Oct 162017
Fixes, Flora and Fauna Along the C&O: Days 8 and 9

Lest you think I’m exaggerating the shaking and baking on the C&O, today a bolt fell out of the rack on my bike, having vibrated loose along the way. Luckily we were close to Harper’s Ferry and the bike shop/general store had something that fit. That’s my first mechanical issue of any kind. Eric had a couple of flats earlier and had to tighten a connection on his bag today, but we’ve been surprisingly trouble-free, considering the rough ride.

An example of the kind of bank washout we have to watch for.
Sticks of the Potomac come in all sizes.

The C&O mileage is definitely more work than the Great Allegheny Passage mileage. The vibration has my hands falling asleep a bit so every so often I take one hand off the handlebars to shake it a bit, then the other, trying to time these moves so I have full control of the bike in the tricky spots.

The views at every turn: peaceful and idyllic.

And there are plenty of these tricky bits despite it being a flat trail. Fallen leaves on top of an uneven surface hide plenty of surprises lying in wait, from rocks to tree roots to those gluey lingering mud patches. In some places a bit of the side of the trail has fallen away, leaving a vee to be dodged or you’ll be off the side (and in some stretches this would mean you’d be in the Potomac after a tumble down a steep bank). I’d never complain about sunshine after all those wet miles early in the trip, but dappled sunlight through the trees adds to the challenge of seeing and responding in time.

I very definitely have to stay in the moment and mindful while I ride–daydreaming could be my downfall in these conditions. We’ve come up with little games and catchphrases along the way that pass some of the time. One was “Mysteries of Pennsylvania”–things we’d see again and again that called for an explanation. These included heaps of leaves along the trail that looked deliberately piled up–but who would do that in the middle of the woods?

Today’s game was “Sticks of the Potomac.” These sticks come in all sizes and levels of sneakiness. Little ones catch in the chain or crank arm, hitching a ride, making various sounds, and sometimes requiring a stop to pull them out. Bigger ones thwack your shin if you ride across them at the wrong angle. Really sneaky ones hide overhead like a logger’s widowmaker waiting to drop on you. More than once we stopped to pull bigger ones off the trail. Then there was the downed tree we had to climb over. We figure some of this is the aftermath of the storm that drenched us.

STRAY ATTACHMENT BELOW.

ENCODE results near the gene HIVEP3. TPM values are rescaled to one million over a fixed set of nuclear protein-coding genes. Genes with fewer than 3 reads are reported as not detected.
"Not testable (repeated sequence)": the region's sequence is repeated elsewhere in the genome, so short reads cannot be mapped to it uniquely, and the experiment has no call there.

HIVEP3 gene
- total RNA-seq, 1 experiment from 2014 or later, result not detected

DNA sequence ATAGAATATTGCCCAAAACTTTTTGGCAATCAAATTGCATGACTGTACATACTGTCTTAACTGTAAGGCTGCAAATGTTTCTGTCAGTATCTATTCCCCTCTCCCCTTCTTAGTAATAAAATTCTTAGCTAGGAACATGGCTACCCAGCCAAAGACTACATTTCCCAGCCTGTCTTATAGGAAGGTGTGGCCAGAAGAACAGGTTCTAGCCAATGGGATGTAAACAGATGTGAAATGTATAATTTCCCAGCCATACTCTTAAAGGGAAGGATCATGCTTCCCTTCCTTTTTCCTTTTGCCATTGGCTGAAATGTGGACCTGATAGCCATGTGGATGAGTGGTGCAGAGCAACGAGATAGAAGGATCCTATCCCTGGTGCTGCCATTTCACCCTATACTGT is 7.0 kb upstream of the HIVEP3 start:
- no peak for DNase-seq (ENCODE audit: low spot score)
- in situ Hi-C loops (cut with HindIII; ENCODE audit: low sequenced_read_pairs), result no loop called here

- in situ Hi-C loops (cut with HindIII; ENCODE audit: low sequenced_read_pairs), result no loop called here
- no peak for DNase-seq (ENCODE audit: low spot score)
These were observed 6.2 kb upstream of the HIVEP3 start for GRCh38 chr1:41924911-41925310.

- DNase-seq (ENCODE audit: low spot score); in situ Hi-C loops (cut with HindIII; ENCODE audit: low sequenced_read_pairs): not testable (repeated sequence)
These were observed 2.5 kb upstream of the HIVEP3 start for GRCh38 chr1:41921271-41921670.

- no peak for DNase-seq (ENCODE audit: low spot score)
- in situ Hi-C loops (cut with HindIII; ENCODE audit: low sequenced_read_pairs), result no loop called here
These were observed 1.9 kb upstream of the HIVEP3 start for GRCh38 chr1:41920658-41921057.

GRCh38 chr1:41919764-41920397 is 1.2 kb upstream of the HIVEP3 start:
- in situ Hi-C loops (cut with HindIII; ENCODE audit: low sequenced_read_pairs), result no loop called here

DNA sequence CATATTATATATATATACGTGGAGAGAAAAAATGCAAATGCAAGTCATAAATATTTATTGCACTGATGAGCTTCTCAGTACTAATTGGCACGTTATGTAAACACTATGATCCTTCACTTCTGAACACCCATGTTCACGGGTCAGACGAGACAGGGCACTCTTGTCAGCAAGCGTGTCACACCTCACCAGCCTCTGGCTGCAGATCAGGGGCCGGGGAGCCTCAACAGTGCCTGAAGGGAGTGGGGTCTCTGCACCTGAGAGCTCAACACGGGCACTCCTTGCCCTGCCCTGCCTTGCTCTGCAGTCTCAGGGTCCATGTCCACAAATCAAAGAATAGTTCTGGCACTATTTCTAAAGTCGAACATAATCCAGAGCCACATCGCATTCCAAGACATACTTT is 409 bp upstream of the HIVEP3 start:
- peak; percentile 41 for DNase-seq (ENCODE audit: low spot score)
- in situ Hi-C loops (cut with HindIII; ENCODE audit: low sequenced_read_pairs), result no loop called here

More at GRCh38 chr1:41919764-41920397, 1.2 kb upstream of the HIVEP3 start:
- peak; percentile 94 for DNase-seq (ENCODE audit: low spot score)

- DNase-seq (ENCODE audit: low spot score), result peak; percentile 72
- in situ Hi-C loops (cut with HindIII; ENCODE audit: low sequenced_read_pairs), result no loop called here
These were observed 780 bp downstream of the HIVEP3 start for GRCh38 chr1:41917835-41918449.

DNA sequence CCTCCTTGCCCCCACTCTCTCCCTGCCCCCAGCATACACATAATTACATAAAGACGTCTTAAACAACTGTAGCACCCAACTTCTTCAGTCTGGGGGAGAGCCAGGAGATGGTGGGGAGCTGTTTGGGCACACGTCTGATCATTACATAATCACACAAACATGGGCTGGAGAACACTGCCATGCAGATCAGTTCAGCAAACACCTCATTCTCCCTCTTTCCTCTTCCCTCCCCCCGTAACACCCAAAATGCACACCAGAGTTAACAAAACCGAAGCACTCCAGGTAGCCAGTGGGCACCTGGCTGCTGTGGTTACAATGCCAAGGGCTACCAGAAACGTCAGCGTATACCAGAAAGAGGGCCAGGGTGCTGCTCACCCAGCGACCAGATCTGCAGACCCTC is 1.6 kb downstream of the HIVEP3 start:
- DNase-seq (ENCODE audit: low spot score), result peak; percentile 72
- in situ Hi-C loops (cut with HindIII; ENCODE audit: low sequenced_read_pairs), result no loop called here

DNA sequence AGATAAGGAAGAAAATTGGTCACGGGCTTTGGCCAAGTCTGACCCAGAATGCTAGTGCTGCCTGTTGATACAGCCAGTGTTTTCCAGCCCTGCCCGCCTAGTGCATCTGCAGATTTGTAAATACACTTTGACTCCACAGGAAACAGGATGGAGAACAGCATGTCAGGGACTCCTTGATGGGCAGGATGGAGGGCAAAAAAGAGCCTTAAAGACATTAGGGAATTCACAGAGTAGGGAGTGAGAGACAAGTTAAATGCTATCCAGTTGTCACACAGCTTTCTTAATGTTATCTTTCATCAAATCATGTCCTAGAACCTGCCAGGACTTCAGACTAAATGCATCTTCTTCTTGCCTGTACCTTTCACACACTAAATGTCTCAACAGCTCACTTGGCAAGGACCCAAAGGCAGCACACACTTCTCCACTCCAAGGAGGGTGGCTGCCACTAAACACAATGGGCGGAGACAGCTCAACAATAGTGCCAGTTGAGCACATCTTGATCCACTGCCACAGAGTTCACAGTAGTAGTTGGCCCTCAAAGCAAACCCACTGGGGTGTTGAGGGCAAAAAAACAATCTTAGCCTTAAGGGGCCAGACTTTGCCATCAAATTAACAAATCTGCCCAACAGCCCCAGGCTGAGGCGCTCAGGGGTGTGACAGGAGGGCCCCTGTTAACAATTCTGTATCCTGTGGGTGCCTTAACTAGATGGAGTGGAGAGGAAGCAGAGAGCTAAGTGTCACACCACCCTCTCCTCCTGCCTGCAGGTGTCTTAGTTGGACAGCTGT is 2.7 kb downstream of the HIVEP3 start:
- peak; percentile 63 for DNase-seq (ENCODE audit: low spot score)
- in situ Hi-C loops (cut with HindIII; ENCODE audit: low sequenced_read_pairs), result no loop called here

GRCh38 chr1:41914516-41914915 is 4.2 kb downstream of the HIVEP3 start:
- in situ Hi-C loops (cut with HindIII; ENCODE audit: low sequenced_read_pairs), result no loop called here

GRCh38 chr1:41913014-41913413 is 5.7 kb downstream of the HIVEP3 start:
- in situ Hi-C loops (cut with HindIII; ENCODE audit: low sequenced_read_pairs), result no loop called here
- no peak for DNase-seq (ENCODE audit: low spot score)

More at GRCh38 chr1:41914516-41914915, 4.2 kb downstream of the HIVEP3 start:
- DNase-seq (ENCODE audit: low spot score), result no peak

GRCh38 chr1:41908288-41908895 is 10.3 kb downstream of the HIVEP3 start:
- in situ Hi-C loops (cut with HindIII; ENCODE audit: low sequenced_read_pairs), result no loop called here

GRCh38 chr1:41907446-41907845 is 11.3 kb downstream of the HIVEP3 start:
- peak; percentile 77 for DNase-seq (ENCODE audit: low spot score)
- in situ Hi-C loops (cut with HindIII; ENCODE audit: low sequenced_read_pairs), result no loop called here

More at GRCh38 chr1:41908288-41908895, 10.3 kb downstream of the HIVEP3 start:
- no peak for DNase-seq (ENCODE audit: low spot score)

When we come out of the woods after many miles of just the sound of our tires crackling through the leaves (and sticks) and occasional bird calls, traffic is startling. We have gotten utterly spoiled by the complete separation from motor vehicles interspersed with towns that welcome riders and I want more-more-more. We’ve already started researching for next year’s trip.

Eric comes to the rescue (?) of a box turtle. We provided some narration for the relocation to a sunny spot trailside.

Along the way we’ve seen plenty of squirrels, some chipmunks, and several deer. Yesterday Eric spotted a box turtle in the path and moved it to the side so it wouldn’t get ridden over; we then pedaled on joking about how mad the turtle was if it had been trying to get to the other side of the trail. Today’s totally cool wildlife sighting: a fox that stopped to look at us, then sprang across and off the trail.

Yesterday we rode Williamsport to Shepherdstown. This stretch included some really stunning (and somewhat scary) stretches on the very edge of the Potomac. Coming down a slight slope in shifting gravel patches toward an outside bend with absolutely no fencing makes for an exciting moment or two. Then we got long stretches that had been paved and had a curb–more “terra pava” to give us a break from the bumps.

Imagine riding down a gravelly little slope before rounding the corner to this. Yeah.
Nice to have the paving for some of this river’s edge riding.

Today we rode 18 miles to our hardware/coffee stop at Harper’s Ferry, where you have to carry bikes up a spiral staircase to get to the bridge that takes you to town.

Then we continued on to White’s Ferry, where we caught a tiny cable-towed ferry across to Leesburg to spend the night. We’ll head back across the state line to resume pedaling tomorrow to the marker at mile 0, then head across the Potomac one more time to reach my brother’s house in Falls Church for a quick visit before flying home.

Weather: Cool and breezy to start the day, warming to blue skies.

Eric carrying one of our bikes up the stairs to get to Harper’s Ferry.
Riding the ferry across the Maryland – Virginia line. A $2 trip for people walking or biking; we were among six riders on our crossing.

Day 8, Williamsport to Shepherdstown, 30 miles

Day 9, Shepherdstown to White’s Ferry, 40 miles

Total miles to date: 321

(Total mileage per day often includes getting to and from our lodgings so it doesn’t match the trail mileage)

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